Bringing a two-spirit queer analysis to her traditional teachings is a thought exercise that broadens readers’ understanding of queer studies which has long been overwhelming white, as well as an exercise for Indigenous studies scholars to address how heteropatriarchy has come to be sedimented in Indigenous stories and practices. She uses kwe as method to intervene in dominant understandings of feminism and works to expand a feminist theory grounded in the important goal of decolonizing. It enhances the feminist curriculum but also reframes it, asking readers how we can take the feminist narratives we think we know and re-think them, re-frame them with a queer indigenous lens that shows us the material realities of gendered settler-colonial struggle. Simpson’s understanding of heteropatriarchy points to the direct connection between Native dispossession and gendered oppression challenging assumptions that still prevail around settler colonialism. In this way, As We Have Always Done fundamentally disrupts any alliance that feminists have with the settler-colonial state. Simpson reminds the reader that Indigenous resistance and resurgence require not only a refusal of state recognition; we must also refuse the state’s framing of the issues and the ways we come to see the world itself. Instead, we, Indigenous peoples and settler accomplices, need to productively engage with and embody alternatives.

Simpson’s book provides Indigenous resisters and settler accomplices with many new entryways to approach Indigenous struggles for sovereignty, as well as the feminist fight for gendered liberation. Speaking directly to Indigenous readers, she offers generative refusal: to withdraw from a politics of recognition and to instead turn inward to rebuild internally, to seek reciprocal recognition through meaningful relationships. She suggests that it is possible for Indigenous peoples to liberate themselves “into a physical reality that [is] entirely consistent with the one they [deserve]” (245).

In addition to its specific implications for political organizing, it is instructive on an individual level, as it compels us to not only refuse those practices and realities which are harmful but to actively create and embody an alternative to these harmful realities. However, Simpson cautions her readers that there are no easy answers to what exactly we must do to reach the future we deserve; she does not offer a “prescriptive” solution “because these processes are profoundly intimate and emergent and are ultimately the collective responsibilities of those who belong to unique and diverse Indigenous nations” (246). This cannot be accomplished simply by theorizing, writing, or dreaming up new futures but by consciously and actively creating a better present rooted in grounded normativities, because “Indigenous futures are entirely dependent upon what we collectively do now” (246).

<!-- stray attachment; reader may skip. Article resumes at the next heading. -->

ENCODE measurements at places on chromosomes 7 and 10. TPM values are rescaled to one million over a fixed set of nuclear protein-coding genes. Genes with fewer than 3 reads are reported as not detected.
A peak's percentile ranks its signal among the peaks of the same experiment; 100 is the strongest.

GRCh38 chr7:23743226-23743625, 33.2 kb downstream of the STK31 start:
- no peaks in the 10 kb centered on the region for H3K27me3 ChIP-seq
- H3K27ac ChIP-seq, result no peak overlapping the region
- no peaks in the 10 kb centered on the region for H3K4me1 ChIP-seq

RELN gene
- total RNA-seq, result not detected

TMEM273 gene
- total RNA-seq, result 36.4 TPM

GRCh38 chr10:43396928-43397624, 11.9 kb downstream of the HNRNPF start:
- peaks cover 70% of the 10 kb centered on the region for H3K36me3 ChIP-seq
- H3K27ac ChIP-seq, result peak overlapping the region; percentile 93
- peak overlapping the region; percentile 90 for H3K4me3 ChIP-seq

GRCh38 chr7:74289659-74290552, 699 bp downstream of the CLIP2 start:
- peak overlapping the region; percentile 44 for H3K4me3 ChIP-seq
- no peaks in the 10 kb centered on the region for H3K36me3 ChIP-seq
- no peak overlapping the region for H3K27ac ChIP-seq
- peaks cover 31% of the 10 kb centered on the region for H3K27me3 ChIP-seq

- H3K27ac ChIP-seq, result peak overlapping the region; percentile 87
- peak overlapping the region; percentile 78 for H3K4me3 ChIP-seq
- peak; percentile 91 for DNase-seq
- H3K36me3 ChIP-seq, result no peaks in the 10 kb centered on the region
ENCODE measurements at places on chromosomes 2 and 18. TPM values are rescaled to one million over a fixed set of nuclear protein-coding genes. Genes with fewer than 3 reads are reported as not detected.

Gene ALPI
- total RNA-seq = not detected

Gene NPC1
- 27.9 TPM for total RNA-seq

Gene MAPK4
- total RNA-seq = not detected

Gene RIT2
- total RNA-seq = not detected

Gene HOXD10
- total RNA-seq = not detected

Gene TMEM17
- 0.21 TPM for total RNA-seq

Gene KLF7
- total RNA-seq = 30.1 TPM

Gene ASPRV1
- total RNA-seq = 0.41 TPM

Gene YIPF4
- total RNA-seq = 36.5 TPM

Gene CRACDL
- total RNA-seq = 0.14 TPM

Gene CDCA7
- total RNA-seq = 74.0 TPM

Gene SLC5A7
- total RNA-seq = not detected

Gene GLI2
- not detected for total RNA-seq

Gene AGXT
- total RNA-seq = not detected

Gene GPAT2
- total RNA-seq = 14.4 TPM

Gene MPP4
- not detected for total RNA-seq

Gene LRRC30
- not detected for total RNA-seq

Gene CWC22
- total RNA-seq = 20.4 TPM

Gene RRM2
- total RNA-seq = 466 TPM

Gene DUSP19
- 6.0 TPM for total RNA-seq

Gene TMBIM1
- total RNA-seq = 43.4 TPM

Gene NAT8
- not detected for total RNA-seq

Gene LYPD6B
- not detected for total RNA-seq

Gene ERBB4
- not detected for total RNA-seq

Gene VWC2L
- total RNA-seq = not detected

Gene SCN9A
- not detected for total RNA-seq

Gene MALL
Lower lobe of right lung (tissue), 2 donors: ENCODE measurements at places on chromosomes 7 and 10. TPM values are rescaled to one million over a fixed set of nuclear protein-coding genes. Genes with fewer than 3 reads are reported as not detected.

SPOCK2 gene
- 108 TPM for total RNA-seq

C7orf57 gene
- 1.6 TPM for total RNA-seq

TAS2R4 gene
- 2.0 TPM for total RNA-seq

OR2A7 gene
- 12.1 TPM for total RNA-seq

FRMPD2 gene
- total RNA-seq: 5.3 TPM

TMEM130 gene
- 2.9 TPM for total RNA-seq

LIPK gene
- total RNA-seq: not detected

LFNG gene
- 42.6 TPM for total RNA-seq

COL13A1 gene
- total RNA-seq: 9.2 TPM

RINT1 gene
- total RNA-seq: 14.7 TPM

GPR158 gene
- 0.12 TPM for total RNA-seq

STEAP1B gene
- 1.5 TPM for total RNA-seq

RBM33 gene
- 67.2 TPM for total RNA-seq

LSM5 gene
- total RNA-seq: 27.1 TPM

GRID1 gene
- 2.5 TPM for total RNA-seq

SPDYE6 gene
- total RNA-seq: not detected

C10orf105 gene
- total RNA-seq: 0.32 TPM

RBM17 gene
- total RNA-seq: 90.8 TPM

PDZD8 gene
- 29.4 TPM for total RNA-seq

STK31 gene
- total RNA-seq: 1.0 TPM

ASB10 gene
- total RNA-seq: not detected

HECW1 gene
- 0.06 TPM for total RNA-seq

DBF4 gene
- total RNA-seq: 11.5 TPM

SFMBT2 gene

As Michi Saagiig Nishnaabeg, kwe, and academic, Simpson lets us into her thought processes, entwining her own embodied experiences, cultural knowledges, and academic approaches. She offers us an alternative methodology for political resistance and a more comprehensive process for personal transformation. Furthermore, she shows that the two go hand-in-hand, as it is the everyday, personal acts of resurgence and resistance in the present-moment that constellate to bring about Indigenous futures. Her thinking in As We Have Always Done shows us how to begin to build these futures by both examining relationships between people and place and connecting the Native struggle for sovereignty with the gendered oppression women, trans, and two-spirit queer (2SQ) people face.

Katie Van Sleen, Salt Lake City, is a recent graduate from the Education, Culture, and Society program at the University of Utah. They are a local educator, artist, and community member.